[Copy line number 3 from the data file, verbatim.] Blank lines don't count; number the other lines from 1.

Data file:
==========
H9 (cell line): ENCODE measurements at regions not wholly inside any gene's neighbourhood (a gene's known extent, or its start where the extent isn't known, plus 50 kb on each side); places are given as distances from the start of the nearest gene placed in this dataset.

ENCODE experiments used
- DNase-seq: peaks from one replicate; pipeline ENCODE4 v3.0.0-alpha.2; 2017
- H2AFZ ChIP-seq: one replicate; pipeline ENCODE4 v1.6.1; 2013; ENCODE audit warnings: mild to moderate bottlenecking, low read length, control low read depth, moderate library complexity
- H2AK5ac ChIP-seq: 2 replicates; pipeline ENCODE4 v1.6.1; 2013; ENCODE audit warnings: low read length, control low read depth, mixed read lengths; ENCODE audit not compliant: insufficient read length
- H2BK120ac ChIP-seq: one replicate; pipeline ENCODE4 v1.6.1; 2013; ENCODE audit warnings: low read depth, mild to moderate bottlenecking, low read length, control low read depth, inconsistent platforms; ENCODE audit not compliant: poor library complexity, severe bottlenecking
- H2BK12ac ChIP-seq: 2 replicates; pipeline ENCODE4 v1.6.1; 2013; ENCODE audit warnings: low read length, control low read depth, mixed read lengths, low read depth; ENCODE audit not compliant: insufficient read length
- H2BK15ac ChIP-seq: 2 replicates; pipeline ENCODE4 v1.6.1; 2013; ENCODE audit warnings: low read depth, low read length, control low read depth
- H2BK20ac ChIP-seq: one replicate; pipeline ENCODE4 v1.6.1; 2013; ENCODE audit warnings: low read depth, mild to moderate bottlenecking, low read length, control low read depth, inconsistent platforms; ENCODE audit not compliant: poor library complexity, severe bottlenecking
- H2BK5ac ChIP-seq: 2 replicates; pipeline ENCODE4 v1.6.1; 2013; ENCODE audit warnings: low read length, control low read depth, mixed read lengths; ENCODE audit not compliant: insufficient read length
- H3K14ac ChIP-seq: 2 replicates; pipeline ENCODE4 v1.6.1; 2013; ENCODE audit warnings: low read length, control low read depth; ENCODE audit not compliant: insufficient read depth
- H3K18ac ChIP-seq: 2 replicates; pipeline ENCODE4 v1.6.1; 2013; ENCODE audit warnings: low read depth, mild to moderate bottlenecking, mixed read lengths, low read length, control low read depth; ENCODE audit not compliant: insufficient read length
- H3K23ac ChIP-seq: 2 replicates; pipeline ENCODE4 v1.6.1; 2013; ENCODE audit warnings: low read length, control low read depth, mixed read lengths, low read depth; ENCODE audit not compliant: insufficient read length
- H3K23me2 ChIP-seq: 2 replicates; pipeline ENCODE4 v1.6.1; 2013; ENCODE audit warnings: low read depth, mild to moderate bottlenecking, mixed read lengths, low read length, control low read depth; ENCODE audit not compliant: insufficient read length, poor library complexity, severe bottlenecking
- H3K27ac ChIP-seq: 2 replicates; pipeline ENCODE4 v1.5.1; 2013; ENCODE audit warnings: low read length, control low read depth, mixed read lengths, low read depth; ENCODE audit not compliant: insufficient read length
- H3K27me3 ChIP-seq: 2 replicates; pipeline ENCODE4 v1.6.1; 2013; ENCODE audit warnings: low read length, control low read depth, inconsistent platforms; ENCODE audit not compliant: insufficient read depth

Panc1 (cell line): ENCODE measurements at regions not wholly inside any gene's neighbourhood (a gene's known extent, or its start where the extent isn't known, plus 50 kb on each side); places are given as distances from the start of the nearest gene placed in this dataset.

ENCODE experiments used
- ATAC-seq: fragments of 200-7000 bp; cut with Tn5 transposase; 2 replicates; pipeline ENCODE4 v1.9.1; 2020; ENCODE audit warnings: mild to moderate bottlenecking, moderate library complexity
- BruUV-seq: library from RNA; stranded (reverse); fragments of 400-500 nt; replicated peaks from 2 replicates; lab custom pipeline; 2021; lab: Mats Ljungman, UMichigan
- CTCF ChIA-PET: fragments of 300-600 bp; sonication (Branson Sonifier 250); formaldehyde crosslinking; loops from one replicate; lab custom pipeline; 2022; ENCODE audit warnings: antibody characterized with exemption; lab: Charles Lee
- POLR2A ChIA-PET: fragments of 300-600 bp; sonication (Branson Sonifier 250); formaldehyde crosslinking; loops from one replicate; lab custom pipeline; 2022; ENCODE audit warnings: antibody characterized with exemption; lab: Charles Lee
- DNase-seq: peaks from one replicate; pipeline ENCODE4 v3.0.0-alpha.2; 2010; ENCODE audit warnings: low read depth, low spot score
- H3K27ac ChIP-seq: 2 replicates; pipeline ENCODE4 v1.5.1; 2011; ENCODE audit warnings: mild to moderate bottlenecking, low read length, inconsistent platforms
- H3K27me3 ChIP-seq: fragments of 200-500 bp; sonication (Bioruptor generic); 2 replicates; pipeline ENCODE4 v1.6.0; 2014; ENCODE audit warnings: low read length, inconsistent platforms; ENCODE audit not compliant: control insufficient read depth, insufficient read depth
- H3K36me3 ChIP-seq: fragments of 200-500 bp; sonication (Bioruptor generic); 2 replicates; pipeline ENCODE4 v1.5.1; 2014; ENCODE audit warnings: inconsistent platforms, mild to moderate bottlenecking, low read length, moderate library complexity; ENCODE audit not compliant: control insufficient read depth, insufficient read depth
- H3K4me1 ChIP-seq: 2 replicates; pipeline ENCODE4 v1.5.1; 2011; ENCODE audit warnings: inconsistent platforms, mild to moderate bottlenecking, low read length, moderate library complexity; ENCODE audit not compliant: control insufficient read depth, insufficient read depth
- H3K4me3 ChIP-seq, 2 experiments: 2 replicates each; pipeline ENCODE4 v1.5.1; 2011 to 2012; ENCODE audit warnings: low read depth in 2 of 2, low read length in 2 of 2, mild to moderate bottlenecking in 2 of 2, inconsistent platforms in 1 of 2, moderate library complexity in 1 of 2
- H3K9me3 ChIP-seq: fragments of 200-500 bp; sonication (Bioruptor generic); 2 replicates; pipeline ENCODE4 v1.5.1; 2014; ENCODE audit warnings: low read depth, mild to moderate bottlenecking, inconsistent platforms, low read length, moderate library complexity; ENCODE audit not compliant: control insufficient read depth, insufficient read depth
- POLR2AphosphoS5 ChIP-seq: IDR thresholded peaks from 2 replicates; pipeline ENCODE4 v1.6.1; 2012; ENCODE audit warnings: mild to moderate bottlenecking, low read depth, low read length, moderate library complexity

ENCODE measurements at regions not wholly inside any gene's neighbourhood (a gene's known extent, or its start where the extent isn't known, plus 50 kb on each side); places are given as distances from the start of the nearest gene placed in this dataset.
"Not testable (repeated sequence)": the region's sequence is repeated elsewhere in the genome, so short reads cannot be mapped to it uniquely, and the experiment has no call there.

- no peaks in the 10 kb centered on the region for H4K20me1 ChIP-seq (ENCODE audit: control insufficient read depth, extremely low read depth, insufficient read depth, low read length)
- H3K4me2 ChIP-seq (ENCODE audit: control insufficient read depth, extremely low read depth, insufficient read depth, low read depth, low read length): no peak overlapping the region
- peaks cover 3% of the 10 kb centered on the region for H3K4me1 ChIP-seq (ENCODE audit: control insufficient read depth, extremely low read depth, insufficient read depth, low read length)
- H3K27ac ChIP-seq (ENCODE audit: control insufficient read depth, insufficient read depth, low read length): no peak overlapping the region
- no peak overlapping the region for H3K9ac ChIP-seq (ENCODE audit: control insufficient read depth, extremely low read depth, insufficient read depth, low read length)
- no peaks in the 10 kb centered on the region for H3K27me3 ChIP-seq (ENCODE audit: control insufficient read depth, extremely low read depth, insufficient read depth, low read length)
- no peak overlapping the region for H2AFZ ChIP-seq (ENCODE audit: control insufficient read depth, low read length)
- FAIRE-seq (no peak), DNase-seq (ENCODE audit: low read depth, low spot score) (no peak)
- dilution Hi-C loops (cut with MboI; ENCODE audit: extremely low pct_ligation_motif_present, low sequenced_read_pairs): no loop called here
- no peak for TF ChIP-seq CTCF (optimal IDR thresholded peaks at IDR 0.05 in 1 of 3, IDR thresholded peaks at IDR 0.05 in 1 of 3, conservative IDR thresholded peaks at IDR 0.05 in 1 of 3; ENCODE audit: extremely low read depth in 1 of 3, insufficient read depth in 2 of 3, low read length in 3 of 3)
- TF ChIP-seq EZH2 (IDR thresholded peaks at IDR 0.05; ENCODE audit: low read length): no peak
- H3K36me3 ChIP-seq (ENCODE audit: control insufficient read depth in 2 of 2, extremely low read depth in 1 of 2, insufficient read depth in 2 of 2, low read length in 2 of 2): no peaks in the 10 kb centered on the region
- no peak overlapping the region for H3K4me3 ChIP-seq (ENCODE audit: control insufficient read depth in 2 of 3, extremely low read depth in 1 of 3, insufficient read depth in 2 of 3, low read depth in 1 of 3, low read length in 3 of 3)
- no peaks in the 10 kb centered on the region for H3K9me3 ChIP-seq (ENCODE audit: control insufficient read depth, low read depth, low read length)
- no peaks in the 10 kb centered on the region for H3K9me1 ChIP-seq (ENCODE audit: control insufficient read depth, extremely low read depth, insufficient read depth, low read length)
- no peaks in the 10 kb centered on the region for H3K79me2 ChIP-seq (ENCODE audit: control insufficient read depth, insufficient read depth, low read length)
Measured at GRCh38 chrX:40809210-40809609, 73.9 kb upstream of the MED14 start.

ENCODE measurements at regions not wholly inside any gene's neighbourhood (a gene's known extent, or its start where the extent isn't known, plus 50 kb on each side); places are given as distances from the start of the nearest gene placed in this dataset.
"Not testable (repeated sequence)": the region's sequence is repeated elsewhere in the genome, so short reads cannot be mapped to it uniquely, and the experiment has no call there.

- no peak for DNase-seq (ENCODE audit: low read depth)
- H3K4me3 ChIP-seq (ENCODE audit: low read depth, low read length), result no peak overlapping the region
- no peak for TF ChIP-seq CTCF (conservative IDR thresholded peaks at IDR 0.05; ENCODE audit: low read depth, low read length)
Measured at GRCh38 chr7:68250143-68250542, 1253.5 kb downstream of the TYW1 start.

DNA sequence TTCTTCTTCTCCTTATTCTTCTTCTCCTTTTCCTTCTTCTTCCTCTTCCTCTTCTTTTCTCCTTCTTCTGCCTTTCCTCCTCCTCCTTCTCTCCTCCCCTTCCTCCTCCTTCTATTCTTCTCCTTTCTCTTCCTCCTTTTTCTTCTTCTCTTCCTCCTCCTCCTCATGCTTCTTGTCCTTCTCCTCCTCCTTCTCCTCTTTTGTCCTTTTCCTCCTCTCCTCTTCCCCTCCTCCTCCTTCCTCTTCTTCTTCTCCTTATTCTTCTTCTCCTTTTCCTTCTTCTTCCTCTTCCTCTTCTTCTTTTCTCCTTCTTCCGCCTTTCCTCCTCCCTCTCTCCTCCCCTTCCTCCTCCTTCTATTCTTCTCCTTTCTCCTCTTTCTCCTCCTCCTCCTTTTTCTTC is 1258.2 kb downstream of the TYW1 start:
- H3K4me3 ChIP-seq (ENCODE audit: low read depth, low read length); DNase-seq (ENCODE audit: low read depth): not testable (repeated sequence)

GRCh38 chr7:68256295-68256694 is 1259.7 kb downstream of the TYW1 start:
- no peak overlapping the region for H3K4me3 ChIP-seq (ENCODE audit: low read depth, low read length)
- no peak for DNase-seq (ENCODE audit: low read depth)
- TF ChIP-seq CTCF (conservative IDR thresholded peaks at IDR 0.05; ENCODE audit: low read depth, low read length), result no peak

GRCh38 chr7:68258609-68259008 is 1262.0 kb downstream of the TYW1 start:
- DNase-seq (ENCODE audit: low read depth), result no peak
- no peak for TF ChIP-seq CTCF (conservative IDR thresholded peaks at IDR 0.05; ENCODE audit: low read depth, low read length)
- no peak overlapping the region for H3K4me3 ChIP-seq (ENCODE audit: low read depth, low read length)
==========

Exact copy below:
- DNase-seq: peaks from one replicate; pipeline ENCODE4 v3.0.0-alpha.2; 2017